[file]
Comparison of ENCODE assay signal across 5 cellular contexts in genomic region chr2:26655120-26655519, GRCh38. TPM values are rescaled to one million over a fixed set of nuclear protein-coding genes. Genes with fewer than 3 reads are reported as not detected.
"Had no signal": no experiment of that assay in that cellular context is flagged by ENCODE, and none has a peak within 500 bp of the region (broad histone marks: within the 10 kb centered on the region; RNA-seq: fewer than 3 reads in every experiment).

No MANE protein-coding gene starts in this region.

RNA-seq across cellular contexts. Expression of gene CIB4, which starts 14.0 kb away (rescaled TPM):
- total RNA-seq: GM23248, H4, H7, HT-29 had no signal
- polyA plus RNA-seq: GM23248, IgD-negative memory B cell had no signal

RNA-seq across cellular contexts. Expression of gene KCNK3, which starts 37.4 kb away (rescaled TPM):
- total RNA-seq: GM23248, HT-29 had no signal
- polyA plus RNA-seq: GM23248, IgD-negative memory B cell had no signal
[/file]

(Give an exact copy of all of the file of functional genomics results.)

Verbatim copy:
Comparison of ENCODE assay signal across 5 cellular contexts in genomic region chr2:26655120-26655519, GRCh38. TPM values are rescaled to one million over a fixed set of nuclear protein-coding genes. Genes with fewer than 3 reads are reported as not detected.
"Had no signal": no experiment of that assay in that cellular context is flagged by ENCODE, and none has a peak within 500 bp of the region (broad histone marks: within the 10 kb centered on the region; RNA-seq: fewer than 3 reads in every experiment).

No MANE protein-coding gene starts in this region.

RNA-seq across cellular contexts. Expression of gene CIB4, which starts 14.0 kb away (rescaled TPM):
- total RNA-seq: GM23248, H4, H7, HT-29 had no signal
- polyA plus RNA-seq: GM23248, IgD-negative memory B cell had no signal

RNA-seq across cellular contexts. Expression of gene KCNK3, which starts 37.4 kb away (rescaled TPM):
- total RNA-seq: GM23248, HT-29 had no signal
- polyA plus RNA-seq: GM23248, IgD-negative memory B cell had no signal